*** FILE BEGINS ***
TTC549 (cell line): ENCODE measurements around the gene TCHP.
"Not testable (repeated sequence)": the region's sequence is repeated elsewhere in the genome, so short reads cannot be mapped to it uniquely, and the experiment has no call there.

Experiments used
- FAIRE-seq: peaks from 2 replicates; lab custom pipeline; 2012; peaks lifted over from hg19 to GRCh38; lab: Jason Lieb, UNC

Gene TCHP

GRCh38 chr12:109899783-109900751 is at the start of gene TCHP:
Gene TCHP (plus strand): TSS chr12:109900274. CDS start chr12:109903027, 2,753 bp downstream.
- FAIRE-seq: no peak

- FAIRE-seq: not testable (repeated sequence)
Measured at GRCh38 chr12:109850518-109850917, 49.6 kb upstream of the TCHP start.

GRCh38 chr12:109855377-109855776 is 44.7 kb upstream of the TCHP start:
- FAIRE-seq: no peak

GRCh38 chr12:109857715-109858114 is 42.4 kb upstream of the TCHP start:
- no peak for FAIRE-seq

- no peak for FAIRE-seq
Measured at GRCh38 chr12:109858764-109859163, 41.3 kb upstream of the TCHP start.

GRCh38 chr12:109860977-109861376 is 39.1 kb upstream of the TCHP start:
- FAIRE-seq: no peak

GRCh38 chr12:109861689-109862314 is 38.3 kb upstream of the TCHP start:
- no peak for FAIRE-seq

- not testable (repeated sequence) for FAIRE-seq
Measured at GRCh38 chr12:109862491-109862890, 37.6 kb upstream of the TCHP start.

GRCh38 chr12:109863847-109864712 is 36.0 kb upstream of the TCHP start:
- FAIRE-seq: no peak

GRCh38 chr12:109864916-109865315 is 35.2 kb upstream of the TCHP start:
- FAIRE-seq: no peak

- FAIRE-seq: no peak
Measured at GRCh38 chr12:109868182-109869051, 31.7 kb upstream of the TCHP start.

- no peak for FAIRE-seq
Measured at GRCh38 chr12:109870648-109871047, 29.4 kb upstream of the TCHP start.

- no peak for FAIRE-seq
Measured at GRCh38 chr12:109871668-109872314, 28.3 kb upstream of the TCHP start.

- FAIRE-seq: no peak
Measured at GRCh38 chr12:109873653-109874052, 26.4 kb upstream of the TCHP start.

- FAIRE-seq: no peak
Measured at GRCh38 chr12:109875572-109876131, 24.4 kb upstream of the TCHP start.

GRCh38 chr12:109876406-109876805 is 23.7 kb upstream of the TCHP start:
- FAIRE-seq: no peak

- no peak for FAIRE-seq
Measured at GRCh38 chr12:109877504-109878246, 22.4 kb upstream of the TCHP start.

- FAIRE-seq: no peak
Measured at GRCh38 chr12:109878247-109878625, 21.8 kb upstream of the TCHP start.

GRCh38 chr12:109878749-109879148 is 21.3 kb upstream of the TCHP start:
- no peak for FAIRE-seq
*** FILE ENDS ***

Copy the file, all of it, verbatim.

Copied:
TTC549 (cell line): ENCODE measurements around the gene TCHP.
"Not testable (repeated sequence)": the region's sequence is repeated elsewhere in the genome, so short reads cannot be mapped to it uniquely, and the experiment has no call there.

Experiments used
- FAIRE-seq: peaks from 2 replicates; lab custom pipeline; 2012; peaks lifted over from hg19 to GRCh38; lab: Jason Lieb, UNC

Gene TCHP

GRCh38 chr12:109899783-109900751 is at the start of gene TCHP:
Gene TCHP (plus strand): TSS chr12:109900274. CDS start chr12:109903027, 2,753 bp downstream.
- FAIRE-seq: no peak

- FAIRE-seq: not testable (repeated sequence)
Measured at GRCh38 chr12:109850518-109850917, 49.6 kb upstream of the TCHP start.

GRCh38 chr12:109855377-109855776 is 44.7 kb upstream of the TCHP start:
- FAIRE-seq: no peak

GRCh38 chr12:109857715-109858114 is 42.4 kb upstream of the TCHP start:
- no peak for FAIRE-seq

- no peak for FAIRE-seq
Measured at GRCh38 chr12:109858764-109859163, 41.3 kb upstream of the TCHP start.

GRCh38 chr12:109860977-109861376 is 39.1 kb upstream of the TCHP start:
- FAIRE-seq: no peak

GRCh38 chr12:109861689-109862314 is 38.3 kb upstream of the TCHP start:
- no peak for FAIRE-seq

- not testable (repeated sequence) for FAIRE-seq
Measured at GRCh38 chr12:109862491-109862890, 37.6 kb upstream of the TCHP start.

GRCh38 chr12:109863847-109864712 is 36.0 kb upstream of the TCHP start:
- FAIRE-seq: no peak

GRCh38 chr12:109864916-109865315 is 35.2 kb upstream of the TCHP start:
- FAIRE-seq: no peak

- FAIRE-seq: no peak
Measured at GRCh38 chr12:109868182-109869051, 31.7 kb upstream of the TCHP start.

- no peak for FAIRE-seq
Measured at GRCh38 chr12:109870648-109871047, 29.4 kb upstream of the TCHP start.

- no peak for FAIRE-seq
Measured at GRCh38 chr12:109871668-109872314, 28.3 kb upstream of the TCHP start.

- FAIRE-seq: no peak
Measured at GRCh38 chr12:109873653-109874052, 26.4 kb upstream of the TCHP start.

- FAIRE-seq: no peak
Measured at GRCh38 chr12:109875572-109876131, 24.4 kb upstream of the TCHP start.

GRCh38 chr12:109876406-109876805 is 23.7 kb upstream of the TCHP start:
- FAIRE-seq: no peak

- no peak for FAIRE-seq
Measured at GRCh38 chr12:109877504-109878246, 22.4 kb upstream of the TCHP start.

- FAIRE-seq: no peak
Measured at GRCh38 chr12:109878247-109878625, 21.8 kb upstream of the TCHP start.

GRCh38 chr12:109878749-109879148 is 21.3 kb upstream of the TCHP start:
- no peak for FAIRE-seq